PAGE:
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Dear ReWorker,

I landed my first job in HR a year out of college at a company that grew quickly. During this exponential growth, the team never had time to develop an HR department. They hired me along with a part-time consultant to create an HR department from scratch. At the time, the company had just under 65 employees. After three months, they decided not to renew the consultant's contract, and I've been heading HR as a department of one ever since.

I hit my one year work anniversary last month, and we now have 92 full-time employees! At this point, I'm doing full-cycle recruiting, managing benefits, on-boarding and off-boarding, payroll, timekeeping, annual performance evaluations, big-picture projects like updating our handbook, etc. I am constantly stressed out and overwhelmed! I've been begging my manager, who does not have a background in HR, to hire an HR Manager or Director, but he doesn't think it's necessary.

Am I just being a baby? Or is this job really asking too much of me? What do you think?

Sincerely,

Too Many Hats

Dear Too Many Hats,

You're doing great. I think your company's CEO doesn't have a clue about HR. No offense towards you, but I would never hire someone straight out of college to head up an HR department. Not that you're not brilliant, but you're inexperienced, and your workload is over the top. This is bad for the business.

Why is it bad for the business? Because when you have an overworked and inexperienced head of HR, you're going to miss something important that is either going to land you in court or cost the company money in high turnover rates, inaccurate salaries or any number of problems. This is not to say that you aren't doing a good job. It's just that no one in your situation could do an adequate job.

As a general rule, I advise companies to have a full-time, dedicated and experienced human resources person on board before they hit 50 people. Why 50? Because that's when laws like FMLA kick in. By the time you're at 100, you should probably have two.

Now, a stable company with 100 employees probably doesn't need two full-time HR people, but one in rapid growth does. Companies experiencing rapid growth like to think they are hip and cool start-ups with a welcoming and trendy culture, except no one has time to mentor the new people and bring them into the culture. As a result, the thing that makes your company special starts to fade away and people become numbers.

So, what should you do, Too Many Hats? Well, you could find a new job and leave. Your resume would look awesome at this point! But as you've only been there a year, and it's your first job out of college, I would stick it out. Here are some ideas on soliciting help from the rest of the company and the senior team, and convincing them you need another member.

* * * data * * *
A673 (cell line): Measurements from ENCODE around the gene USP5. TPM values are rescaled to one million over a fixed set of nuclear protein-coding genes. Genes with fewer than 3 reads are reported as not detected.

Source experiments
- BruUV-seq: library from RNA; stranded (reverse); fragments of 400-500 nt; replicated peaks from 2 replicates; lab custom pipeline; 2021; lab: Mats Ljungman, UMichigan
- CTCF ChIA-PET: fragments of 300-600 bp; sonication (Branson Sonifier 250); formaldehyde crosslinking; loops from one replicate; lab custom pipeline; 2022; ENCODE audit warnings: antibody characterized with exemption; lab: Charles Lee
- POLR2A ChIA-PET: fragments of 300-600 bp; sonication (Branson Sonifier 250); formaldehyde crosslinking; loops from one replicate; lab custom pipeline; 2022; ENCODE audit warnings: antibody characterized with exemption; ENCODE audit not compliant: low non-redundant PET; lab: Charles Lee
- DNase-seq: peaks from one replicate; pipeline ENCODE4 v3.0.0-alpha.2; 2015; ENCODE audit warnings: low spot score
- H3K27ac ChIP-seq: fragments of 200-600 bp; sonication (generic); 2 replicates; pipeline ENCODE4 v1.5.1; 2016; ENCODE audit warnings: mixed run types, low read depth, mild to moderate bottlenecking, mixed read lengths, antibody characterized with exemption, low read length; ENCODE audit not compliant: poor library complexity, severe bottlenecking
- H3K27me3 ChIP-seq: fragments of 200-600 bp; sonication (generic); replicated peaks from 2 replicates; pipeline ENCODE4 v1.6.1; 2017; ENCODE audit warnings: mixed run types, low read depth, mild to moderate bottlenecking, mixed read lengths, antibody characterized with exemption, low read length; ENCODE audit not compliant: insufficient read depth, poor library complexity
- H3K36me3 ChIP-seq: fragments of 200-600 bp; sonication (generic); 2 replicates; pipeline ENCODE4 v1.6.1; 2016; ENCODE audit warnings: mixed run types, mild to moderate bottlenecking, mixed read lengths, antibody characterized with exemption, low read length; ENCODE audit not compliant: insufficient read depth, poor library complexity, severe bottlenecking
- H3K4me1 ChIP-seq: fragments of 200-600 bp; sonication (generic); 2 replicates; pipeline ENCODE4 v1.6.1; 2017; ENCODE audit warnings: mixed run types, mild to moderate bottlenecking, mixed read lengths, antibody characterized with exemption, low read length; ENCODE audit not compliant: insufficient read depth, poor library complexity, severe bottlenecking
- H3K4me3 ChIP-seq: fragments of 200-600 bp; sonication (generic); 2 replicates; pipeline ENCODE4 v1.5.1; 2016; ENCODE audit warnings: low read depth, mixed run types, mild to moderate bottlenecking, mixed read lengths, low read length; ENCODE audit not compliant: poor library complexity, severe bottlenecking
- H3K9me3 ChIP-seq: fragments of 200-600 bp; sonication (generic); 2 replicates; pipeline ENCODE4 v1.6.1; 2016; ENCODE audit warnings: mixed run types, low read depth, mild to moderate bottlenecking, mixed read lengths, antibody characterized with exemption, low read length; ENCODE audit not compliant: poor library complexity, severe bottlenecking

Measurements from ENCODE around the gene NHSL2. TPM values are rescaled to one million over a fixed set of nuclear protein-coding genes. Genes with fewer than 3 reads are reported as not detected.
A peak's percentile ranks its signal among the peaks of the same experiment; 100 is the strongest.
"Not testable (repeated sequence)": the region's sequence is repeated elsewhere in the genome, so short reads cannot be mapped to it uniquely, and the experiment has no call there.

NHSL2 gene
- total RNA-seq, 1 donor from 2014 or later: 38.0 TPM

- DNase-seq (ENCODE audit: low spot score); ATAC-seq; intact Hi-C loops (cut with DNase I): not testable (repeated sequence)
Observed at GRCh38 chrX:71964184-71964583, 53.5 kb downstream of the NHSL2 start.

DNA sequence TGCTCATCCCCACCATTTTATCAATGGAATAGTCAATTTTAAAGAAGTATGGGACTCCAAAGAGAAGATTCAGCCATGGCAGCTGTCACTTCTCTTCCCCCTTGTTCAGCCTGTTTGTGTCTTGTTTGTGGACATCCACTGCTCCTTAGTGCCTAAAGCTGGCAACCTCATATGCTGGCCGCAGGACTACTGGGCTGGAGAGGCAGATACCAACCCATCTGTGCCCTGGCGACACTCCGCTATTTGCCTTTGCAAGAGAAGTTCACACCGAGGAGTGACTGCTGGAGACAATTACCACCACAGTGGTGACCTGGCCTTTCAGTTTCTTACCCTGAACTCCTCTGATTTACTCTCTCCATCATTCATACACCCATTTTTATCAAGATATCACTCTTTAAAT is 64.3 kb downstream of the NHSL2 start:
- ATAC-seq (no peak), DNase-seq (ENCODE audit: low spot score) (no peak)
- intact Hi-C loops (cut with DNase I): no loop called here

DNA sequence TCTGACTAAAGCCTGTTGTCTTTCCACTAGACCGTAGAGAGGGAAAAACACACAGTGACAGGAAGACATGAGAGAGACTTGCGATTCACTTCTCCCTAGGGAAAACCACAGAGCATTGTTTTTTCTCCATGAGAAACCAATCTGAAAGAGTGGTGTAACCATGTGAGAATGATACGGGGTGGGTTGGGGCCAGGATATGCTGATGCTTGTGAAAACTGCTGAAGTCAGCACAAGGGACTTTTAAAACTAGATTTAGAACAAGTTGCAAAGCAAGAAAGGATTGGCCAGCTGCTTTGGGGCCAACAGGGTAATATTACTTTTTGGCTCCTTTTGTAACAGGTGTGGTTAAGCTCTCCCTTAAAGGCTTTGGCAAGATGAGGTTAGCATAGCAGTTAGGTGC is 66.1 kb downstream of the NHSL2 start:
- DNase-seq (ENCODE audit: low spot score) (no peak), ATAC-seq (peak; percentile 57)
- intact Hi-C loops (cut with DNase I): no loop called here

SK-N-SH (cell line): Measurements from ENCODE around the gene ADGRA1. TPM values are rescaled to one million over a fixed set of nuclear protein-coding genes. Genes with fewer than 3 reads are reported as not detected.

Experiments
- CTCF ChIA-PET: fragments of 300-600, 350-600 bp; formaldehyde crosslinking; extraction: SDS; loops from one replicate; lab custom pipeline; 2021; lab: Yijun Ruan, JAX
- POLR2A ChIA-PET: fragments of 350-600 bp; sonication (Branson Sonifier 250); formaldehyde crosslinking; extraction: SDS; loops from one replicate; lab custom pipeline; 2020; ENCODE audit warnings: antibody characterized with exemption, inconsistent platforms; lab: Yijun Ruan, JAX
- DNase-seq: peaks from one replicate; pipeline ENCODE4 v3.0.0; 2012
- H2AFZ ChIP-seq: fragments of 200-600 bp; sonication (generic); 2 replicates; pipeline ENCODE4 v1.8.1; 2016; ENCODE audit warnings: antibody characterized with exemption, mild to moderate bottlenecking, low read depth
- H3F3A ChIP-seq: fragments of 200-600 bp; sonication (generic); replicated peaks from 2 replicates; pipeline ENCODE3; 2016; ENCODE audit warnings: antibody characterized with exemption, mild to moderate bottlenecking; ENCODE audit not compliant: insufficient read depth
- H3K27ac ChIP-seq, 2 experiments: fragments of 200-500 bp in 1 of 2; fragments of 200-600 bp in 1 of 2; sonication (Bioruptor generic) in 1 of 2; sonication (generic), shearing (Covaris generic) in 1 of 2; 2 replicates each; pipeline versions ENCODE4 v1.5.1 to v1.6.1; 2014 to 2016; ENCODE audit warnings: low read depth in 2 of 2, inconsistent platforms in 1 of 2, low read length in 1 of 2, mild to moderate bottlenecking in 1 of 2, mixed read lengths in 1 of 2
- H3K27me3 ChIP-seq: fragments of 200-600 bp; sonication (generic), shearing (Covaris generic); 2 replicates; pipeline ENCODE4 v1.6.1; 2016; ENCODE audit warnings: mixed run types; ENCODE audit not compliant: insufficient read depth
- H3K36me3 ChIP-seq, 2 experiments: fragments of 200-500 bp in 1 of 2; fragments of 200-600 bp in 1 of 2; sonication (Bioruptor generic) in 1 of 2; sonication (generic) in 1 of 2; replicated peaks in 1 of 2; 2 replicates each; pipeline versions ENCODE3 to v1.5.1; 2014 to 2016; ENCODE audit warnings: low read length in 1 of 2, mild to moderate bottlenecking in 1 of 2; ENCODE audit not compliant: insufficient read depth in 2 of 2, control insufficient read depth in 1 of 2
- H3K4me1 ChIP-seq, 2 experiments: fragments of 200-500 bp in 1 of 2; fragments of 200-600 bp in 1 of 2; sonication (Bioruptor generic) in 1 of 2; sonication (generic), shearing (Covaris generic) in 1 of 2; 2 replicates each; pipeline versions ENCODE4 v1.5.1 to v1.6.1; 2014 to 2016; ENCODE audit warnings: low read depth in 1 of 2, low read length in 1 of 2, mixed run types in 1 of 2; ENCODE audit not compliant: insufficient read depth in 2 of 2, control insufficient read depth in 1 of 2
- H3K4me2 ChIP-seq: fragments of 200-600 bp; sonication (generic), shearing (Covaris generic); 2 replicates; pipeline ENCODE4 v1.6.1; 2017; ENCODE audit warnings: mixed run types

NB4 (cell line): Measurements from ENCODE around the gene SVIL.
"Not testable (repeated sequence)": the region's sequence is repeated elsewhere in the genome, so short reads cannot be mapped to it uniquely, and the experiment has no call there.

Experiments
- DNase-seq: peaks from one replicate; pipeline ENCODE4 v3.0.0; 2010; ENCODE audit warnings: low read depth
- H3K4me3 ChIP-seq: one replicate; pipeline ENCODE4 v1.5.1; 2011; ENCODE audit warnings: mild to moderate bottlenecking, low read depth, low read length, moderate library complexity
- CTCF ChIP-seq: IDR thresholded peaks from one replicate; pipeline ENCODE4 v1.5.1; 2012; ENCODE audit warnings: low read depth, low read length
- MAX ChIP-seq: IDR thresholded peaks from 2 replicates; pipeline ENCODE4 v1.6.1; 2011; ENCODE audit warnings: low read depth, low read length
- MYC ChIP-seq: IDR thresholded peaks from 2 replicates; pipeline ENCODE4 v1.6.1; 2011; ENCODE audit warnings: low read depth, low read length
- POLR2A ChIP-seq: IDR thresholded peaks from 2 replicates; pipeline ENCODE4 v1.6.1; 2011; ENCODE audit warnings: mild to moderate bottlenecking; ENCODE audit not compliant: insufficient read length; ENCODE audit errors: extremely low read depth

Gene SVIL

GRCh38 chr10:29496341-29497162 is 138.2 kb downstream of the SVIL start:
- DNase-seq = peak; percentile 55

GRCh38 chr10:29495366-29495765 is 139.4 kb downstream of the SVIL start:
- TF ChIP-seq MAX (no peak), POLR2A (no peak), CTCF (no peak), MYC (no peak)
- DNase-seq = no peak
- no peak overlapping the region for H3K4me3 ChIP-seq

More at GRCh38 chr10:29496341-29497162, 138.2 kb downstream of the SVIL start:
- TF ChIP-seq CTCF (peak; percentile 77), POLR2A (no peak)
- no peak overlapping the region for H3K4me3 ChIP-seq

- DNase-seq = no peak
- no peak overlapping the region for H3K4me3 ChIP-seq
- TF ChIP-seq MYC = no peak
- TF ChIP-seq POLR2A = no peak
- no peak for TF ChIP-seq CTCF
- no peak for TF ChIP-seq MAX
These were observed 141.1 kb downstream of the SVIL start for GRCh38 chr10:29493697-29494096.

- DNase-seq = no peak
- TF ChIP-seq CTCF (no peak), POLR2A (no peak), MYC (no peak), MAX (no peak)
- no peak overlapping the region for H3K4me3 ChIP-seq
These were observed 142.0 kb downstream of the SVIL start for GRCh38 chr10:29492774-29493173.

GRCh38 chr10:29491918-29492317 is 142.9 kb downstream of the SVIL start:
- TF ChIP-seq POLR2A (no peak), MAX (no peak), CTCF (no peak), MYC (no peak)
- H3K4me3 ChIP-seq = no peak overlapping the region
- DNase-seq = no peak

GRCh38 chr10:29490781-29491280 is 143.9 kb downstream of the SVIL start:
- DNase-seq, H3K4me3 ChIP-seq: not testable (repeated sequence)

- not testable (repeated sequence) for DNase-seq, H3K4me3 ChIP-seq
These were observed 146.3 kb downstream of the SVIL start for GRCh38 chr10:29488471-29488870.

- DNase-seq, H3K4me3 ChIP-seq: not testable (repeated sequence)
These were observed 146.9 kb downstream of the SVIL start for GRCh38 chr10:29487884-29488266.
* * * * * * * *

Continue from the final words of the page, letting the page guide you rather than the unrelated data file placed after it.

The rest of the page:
1) Join the executive committee

If you're not on it already, ask to be included. You can't plan for company growth if you're not privy to company info. You can't act as a business partner if you aren't involved in the company strategy. It works vice versa too: Executives should have a strong understand of their current talent pool, top performers and people strategy.

2) Prioritize your tasks, and assign the rest

There are things that should never leave your hands—like recruiting. However, other responsibilities can be shared: For example, managers can review resumes and select their own candidates for you to screen. Finance can take over healthcare benefits. Talk with the executive team about dividing some of your workload among the other teams.

3) List things that can be outsourced

Even with an experienced HR team, I would outsource things like the company handbook. Why? Because handbooks are actually legal documents that, if written wrong, can create havoc for a company. For instance, if your handbook language isn't precise, you can accidentally create a contract with your employees that destroys employment-at-will. You're not qualified to write a complete handbook, mainly because you're not an employment lawyer. Payroll is another technical area that should be kicked to someone else with more expertise.

If you can start with these things, you can lessen your workload and provide better services to the company. That's what you want to focus on when you pitch these ideas—how breaking up this workload will benefit the company overall, not just you. Ideally, they'll hire a more experienced person to be the HR director to help and mentor you, but until then, outsourcing and dividing workloads is the way to go.

Your ReWorker,

Suzanne Lucas, Evil HR Lady

Photo: Twenty20